Date on Master's Thesis/Doctoral Dissertation


Document Type

Master's Thesis

Degree Name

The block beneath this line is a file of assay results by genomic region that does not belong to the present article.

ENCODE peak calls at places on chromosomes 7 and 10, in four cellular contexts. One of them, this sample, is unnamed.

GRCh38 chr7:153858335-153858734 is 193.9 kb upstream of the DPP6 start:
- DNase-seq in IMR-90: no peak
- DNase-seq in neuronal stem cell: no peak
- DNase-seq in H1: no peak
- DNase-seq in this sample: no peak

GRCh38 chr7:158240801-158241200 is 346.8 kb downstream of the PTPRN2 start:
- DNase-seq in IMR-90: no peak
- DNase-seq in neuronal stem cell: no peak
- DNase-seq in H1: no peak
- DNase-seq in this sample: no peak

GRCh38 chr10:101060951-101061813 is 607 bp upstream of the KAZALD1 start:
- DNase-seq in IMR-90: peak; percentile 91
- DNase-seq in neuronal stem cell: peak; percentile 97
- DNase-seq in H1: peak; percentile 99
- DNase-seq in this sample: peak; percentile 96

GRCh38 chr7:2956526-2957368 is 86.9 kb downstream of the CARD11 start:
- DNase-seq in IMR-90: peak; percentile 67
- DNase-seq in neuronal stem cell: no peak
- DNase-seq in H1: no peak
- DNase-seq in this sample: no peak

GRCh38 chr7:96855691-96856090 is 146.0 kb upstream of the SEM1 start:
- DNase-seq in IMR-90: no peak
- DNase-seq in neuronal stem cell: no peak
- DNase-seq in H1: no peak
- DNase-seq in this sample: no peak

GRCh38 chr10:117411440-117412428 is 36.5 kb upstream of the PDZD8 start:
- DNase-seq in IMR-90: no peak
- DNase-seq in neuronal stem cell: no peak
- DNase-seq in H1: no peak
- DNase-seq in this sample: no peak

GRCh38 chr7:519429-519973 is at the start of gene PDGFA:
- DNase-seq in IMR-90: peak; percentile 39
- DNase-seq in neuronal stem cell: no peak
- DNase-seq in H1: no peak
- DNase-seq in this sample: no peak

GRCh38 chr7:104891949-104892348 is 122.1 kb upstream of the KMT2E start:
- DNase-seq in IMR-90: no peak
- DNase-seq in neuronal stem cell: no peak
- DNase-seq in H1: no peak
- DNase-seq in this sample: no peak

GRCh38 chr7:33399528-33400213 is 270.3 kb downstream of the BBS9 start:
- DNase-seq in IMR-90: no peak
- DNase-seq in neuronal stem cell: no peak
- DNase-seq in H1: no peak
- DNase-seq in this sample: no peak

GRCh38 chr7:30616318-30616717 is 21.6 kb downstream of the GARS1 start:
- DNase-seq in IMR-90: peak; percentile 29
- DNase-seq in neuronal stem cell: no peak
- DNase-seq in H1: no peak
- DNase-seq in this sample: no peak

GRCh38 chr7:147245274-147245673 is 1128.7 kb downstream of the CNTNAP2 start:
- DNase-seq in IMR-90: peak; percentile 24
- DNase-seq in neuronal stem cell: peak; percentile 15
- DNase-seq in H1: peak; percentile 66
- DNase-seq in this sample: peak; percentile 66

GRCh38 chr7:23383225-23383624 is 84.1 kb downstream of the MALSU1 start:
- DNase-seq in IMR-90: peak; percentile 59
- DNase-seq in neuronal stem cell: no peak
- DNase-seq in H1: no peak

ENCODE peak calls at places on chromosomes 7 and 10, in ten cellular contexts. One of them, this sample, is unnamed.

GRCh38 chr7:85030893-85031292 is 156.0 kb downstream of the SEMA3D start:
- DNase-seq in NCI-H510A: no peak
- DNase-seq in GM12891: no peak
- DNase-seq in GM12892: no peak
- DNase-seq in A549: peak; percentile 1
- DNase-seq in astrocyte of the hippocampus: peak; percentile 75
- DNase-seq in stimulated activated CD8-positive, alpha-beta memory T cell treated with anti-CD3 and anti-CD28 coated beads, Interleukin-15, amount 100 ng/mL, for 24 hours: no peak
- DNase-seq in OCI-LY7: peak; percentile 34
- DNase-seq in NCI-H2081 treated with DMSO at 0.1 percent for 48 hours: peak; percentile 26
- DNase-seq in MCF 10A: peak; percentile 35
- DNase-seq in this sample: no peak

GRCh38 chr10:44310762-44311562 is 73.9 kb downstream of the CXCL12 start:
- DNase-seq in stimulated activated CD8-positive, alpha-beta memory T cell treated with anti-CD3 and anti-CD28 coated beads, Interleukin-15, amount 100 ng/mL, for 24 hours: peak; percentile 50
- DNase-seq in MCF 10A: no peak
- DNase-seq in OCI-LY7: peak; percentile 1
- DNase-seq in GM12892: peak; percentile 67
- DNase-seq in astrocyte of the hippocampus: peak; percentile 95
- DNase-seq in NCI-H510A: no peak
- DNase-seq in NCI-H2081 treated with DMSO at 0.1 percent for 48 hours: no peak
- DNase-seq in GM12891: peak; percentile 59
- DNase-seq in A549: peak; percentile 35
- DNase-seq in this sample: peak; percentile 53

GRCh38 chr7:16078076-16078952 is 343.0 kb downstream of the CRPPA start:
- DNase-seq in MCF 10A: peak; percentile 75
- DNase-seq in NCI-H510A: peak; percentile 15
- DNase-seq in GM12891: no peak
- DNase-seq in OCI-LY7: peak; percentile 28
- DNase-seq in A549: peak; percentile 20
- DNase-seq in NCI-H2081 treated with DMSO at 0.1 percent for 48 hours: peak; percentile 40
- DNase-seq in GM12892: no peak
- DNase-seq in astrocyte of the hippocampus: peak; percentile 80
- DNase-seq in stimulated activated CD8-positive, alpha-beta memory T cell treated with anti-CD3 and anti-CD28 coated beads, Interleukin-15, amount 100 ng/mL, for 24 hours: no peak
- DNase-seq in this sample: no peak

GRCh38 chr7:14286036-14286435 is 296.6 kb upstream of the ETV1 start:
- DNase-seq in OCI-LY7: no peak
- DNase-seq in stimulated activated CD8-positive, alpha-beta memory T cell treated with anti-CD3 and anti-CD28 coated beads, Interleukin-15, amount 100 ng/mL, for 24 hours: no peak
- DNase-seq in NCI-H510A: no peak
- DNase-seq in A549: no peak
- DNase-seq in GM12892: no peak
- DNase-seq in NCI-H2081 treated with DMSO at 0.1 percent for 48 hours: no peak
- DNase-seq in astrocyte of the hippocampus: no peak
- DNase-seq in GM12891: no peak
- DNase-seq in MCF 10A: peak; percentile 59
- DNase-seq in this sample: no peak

Jensen and Friedrich have outlined new methods for the preparation of acridine compounds. They have shown that the treatment of o-aminobensaldehyde with the halogen derivatives of nitrobenzene and with the corresponding derivatives of toluene would yield the corresponding diphenylamine derivatives. These diphenylamine derivatives split off water very easily to form acridine compounds. By this method they have prepared the 1(9)-nitro and 3(7)-nitroacridine, and the 1(9)-methyl and 3(7)-methylacridine. The general application of the reaction used in preparing these compounds has been examined, and it has been found that the reaction can be extended in two ways. Halogen derivatives of benzene compounds, other than those mentioned, can be used, or the aminobenzaldehyde can be replaced by o-amino phenylketones. The halogen derivatives of phenol were chosen first for the following reason. K. Motsumura has described the preparation of 1(9)-hydroxyacridine by reduction of the corresponding acridine compound in boiling amyl alcohol with sodium. These results seemed open to question because it was believed that the dihydroacridine should be obtained, since acridine itself will give dihydroacridine under the conditions stated. As the products obtained from the phenol are identical with those of the Japanese chemist, no hydrogenation of the acridine ring occurred during the reduction. In this work the free phenols could not be used as the hydroxyl group itself reacted. For this reason the methyl and ethyl ethers were employed. Next the o-aminobenzaldehyde was replaced by o-aminiophenylketones. This reaction should lead to 5-position acridine derivatives according to the following scheme.